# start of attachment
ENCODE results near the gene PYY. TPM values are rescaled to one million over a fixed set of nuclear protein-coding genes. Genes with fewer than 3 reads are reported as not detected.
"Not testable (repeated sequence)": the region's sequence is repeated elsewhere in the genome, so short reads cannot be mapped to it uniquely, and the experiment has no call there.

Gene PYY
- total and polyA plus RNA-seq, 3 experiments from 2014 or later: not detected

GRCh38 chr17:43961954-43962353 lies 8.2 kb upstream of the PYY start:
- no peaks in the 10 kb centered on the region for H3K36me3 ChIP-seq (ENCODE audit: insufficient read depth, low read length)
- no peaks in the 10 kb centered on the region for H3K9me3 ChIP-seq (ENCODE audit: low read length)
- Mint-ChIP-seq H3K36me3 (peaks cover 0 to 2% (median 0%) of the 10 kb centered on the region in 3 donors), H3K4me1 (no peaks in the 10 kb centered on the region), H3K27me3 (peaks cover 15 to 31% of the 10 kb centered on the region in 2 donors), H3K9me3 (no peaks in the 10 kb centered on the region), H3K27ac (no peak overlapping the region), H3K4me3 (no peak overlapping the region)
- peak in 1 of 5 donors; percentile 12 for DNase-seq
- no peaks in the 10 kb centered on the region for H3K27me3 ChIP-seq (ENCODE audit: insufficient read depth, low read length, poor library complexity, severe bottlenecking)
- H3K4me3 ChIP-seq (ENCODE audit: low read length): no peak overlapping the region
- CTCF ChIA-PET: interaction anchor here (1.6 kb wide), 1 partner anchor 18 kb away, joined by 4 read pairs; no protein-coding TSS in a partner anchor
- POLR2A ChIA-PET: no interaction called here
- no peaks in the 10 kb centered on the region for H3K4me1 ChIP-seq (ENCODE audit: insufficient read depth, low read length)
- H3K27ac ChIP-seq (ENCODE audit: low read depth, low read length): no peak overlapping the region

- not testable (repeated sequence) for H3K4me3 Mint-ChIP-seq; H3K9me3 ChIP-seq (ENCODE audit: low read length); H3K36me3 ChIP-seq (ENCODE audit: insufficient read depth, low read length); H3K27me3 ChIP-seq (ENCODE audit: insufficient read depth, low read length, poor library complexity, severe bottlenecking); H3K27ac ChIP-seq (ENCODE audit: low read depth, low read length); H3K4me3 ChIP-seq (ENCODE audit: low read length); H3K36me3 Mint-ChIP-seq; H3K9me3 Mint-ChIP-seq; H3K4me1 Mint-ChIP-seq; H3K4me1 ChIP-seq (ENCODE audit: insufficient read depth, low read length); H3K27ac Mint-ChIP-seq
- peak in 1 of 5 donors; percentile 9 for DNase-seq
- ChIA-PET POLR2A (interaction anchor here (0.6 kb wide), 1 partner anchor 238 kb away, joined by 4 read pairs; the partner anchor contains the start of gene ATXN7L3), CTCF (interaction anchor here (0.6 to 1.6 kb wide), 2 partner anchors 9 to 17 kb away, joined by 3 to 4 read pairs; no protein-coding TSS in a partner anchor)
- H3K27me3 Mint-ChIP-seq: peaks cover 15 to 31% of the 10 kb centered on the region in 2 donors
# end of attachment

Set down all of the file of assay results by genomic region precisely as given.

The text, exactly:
ENCODE results near the gene PYY. TPM values are rescaled to one million over a fixed set of nuclear protein-coding genes. Genes with fewer than 3 reads are reported as not detected.
"Not testable (repeated sequence)": the region's sequence is repeated elsewhere in the genome, so short reads cannot be mapped to it uniquely, and the experiment has no call there.

Gene PYY
- total and polyA plus RNA-seq, 3 experiments from 2014 or later: not detected

GRCh38 chr17:43961954-43962353 lies 8.2 kb upstream of the PYY start:
- no peaks in the 10 kb centered on the region for H3K36me3 ChIP-seq (ENCODE audit: insufficient read depth, low read length)
- no peaks in the 10 kb centered on the region for H3K9me3 ChIP-seq (ENCODE audit: low read length)
- Mint-ChIP-seq H3K36me3 (peaks cover 0 to 2% (median 0%) of the 10 kb centered on the region in 3 donors), H3K4me1 (no peaks in the 10 kb centered on the region), H3K27me3 (peaks cover 15 to 31% of the 10 kb centered on the region in 2 donors), H3K9me3 (no peaks in the 10 kb centered on the region), H3K27ac (no peak overlapping the region), H3K4me3 (no peak overlapping the region)
- peak in 1 of 5 donors; percentile 12 for DNase-seq
- no peaks in the 10 kb centered on the region for H3K27me3 ChIP-seq (ENCODE audit: insufficient read depth, low read length, poor library complexity, severe bottlenecking)
- H3K4me3 ChIP-seq (ENCODE audit: low read length): no peak overlapping the region
- CTCF ChIA-PET: interaction anchor here (1.6 kb wide), 1 partner anchor 18 kb away, joined by 4 read pairs; no protein-coding TSS in a partner anchor
- POLR2A ChIA-PET: no interaction called here
- no peaks in the 10 kb centered on the region for H3K4me1 ChIP-seq (ENCODE audit: insufficient read depth, low read length)
- H3K27ac ChIP-seq (ENCODE audit: low read depth, low read length): no peak overlapping the region

- not testable (repeated sequence) for H3K4me3 Mint-ChIP-seq; H3K9me3 ChIP-seq (ENCODE audit: low read length); H3K36me3 ChIP-seq (ENCODE audit: insufficient read depth, low read length); H3K27me3 ChIP-seq (ENCODE audit: insufficient read depth, low read length, poor library complexity, severe bottlenecking); H3K27ac ChIP-seq (ENCODE audit: low read depth, low read length); H3K4me3 ChIP-seq (ENCODE audit: low read length); H3K36me3 Mint-ChIP-seq; H3K9me3 Mint-ChIP-seq; H3K4me1 Mint-ChIP-seq; H3K4me1 ChIP-seq (ENCODE audit: insufficient read depth, low read length); H3K27ac Mint-ChIP-seq
- peak in 1 of 5 donors; percentile 9 for DNase-seq
- ChIA-PET POLR2A (interaction anchor here (0.6 kb wide), 1 partner anchor 238 kb away, joined by 4 read pairs; the partner anchor contains the start of gene ATXN7L3), CTCF (interaction anchor here (0.6 to 1.6 kb wide), 2 partner anchors 9 to 17 kb away, joined by 3 to 4 read pairs; no protein-coding TSS in a partner anchor)
- H3K27me3 Mint-ChIP-seq: peaks cover 15 to 31% of the 10 kb centered on the region in 2 donors